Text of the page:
Recording of the week: in Hertford, Hereford and Hampshire …
This week's selection comes from Jonnie Robinson, Lead Curator of Spoken English.
H-dropping – the tendency for some speakers to omit the initial <h> sound in words like house – has a long history. It’s extremely common in England, Wales and parts of the Caribbean, but rare in Scotland, Ireland or indeed the USA and most other English-speaking parts of the world. Because of its association in the UK with ‘local’ speech, it’s extremely stigmatised and frequently provokes criticism as these speakers confirm.
For many years, self-conscious speakers in the UK have been anxious to avoid this social gaffe. In some cases insecurity over when to include <h> and when to leave it out can prompt a speaker to insert a <h> sound where there is none in the written word – a process referred to by linguists as hypercorrection. In the 19th century as social status became increasingly associated with accent, elocution classes, instruction manuals and pamphlets, such as 'Poor Letter H', were extremely popular among lower-middle-class speakers keen to acquire prestigious pronunciation forms.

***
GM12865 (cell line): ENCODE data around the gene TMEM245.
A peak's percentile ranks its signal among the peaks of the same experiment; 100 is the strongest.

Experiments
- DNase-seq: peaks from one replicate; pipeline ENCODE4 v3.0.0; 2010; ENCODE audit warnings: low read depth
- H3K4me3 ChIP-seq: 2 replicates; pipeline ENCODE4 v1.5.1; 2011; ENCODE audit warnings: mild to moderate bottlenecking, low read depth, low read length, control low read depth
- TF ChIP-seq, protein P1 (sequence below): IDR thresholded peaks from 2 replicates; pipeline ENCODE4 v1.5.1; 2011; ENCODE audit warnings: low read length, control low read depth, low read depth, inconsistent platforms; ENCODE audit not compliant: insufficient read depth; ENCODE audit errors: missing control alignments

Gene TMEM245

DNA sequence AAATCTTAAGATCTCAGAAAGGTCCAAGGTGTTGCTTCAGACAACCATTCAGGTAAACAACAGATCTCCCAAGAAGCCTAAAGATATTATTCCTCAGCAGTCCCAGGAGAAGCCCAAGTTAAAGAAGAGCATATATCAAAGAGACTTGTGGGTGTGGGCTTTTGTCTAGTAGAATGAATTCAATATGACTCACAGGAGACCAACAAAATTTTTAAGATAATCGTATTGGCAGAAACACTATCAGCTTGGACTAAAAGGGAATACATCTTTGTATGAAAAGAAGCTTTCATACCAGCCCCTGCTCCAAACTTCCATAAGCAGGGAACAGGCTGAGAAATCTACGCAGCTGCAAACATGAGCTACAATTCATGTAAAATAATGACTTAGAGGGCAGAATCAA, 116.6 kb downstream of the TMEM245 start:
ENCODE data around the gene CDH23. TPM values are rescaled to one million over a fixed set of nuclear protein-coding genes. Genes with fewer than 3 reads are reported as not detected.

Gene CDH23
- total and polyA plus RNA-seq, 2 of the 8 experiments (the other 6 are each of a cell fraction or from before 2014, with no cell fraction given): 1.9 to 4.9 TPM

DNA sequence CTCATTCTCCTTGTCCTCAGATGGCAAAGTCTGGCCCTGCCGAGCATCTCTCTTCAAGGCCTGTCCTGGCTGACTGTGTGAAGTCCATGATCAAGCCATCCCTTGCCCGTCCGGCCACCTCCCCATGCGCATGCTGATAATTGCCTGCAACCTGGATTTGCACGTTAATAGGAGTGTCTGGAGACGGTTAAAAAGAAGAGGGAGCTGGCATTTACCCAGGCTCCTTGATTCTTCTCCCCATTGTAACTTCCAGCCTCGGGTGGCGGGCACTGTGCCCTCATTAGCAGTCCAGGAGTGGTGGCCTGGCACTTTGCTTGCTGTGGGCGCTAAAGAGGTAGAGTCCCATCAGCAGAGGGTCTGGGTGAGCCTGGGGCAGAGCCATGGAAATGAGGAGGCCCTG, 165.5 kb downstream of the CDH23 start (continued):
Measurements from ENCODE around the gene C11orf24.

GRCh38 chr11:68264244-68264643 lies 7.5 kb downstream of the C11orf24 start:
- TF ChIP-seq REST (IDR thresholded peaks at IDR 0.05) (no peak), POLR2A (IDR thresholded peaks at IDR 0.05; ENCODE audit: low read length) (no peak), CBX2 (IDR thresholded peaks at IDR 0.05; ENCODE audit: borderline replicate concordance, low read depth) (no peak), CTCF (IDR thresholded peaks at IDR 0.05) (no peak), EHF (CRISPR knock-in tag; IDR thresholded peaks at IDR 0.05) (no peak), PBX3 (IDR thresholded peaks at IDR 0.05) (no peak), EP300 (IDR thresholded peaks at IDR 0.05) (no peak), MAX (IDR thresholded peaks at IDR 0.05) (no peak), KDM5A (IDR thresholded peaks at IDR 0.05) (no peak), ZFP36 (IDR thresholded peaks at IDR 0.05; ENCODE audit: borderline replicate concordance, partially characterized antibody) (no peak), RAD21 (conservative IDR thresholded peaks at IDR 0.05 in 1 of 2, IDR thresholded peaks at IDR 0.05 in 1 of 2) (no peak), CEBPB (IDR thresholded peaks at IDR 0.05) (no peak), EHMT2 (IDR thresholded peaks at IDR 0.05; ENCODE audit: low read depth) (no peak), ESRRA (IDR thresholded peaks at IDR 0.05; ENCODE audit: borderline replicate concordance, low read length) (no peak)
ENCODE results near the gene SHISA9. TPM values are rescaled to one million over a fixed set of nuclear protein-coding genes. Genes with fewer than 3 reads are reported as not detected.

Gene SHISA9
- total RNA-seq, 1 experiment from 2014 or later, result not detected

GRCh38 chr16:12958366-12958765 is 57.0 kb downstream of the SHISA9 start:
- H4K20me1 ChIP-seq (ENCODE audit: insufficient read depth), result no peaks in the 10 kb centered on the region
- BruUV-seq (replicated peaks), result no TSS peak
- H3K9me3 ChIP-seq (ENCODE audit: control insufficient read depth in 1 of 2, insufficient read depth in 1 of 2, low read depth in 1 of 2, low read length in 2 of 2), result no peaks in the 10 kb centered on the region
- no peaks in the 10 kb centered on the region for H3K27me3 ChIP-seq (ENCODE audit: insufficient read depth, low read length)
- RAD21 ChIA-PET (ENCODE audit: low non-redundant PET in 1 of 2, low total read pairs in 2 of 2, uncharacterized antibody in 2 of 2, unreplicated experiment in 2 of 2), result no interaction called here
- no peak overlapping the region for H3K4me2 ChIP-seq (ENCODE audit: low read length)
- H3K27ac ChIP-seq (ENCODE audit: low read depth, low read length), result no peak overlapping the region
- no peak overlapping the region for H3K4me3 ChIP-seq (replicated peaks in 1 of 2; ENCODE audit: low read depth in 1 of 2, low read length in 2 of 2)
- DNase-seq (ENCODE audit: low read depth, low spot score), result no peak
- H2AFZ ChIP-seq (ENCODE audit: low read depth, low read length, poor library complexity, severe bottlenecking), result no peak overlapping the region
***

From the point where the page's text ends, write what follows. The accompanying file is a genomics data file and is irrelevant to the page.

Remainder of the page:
More than 150 years of middle-class anxiety about H-dropping has occasionally led to a change in the way we pronounce individual words. In contrast to the advice given here in 'Poor Letter H', we now seek to pronounce humble, humour, humility and hospital with initial <h> in formal speech, although they were originally pronounced without it even in ‘polite circles’. We also expect herb with an audible <h> in the UK, although the older form (without <h>) persists in the USA and opinions vary as to the ‘correct’ pronunciation of hotel and historic (is it a historic moment or an historic moment?). Perhaps the increased tendency to pronounce the letter aitch as ‘haitch’ as discussed here is an example of a similar change in progress. If prompted by our continued disapproval of H-dropping, it’s particularly interesting as it requires speakers to insert a <h> sound that is not reflected in the spelling.
Personally, I can think of no greater guilty linguistic pleasure than a judiciously dropped H or indeed a hypercorrect one. One of my fondest memories of my dad (b. Castleford, 1934) is of the occasion he took me to a prestigious boarding school for a hockey match and asked a rather condescending-looking schoolmaster the way to the hall-weather ockey pitch. That was 1983 – I wish he were around now to ask for directions to the hastroturf.